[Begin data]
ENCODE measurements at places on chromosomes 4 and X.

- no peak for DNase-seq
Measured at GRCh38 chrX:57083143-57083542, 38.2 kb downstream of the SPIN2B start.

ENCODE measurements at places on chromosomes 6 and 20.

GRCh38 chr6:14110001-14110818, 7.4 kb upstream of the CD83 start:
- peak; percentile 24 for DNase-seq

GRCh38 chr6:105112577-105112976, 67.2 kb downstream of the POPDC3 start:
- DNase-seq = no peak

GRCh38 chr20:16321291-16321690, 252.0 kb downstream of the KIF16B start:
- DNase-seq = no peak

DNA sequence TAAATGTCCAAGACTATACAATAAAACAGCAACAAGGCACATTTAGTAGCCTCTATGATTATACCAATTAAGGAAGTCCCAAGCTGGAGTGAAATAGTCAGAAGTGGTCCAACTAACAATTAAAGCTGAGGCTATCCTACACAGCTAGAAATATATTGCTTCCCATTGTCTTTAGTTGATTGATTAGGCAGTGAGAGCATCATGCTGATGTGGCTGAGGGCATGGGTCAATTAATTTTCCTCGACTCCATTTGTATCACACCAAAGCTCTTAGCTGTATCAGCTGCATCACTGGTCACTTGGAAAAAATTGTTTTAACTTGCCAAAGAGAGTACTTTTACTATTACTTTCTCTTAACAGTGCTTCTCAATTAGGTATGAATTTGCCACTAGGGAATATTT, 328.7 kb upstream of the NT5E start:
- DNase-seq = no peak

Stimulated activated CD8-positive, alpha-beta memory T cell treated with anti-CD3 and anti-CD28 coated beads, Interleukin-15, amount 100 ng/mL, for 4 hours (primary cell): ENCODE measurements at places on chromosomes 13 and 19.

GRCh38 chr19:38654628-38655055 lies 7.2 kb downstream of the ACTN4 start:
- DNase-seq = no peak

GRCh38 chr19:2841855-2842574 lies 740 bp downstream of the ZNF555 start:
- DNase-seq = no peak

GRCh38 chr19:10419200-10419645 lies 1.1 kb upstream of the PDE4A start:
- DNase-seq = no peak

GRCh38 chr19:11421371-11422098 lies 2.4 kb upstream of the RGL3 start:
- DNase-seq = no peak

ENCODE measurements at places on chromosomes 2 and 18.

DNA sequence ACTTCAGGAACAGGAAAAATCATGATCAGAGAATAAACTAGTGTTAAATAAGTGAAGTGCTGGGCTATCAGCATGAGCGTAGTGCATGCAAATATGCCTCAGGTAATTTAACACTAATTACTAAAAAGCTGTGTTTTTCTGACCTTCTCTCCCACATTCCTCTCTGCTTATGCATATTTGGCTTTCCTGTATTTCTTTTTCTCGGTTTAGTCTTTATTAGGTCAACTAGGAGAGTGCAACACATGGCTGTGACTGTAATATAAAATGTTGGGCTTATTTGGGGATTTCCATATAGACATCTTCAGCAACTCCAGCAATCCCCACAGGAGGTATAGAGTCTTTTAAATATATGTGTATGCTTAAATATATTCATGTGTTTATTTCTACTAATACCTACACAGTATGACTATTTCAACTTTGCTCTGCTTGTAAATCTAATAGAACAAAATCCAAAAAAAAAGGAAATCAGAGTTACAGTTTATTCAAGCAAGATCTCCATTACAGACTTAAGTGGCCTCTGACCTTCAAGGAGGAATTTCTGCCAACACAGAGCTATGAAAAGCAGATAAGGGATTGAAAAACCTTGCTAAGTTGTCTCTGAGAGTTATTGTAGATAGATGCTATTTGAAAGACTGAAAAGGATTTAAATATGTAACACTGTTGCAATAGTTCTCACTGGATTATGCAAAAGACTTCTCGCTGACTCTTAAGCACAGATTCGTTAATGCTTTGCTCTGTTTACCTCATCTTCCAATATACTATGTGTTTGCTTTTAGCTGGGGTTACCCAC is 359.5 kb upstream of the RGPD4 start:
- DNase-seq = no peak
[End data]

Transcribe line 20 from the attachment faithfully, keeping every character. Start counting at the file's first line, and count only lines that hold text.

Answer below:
GRCh38 chr19:11421371-11422098 lies 2.4 kb upstream of the RGL3 start: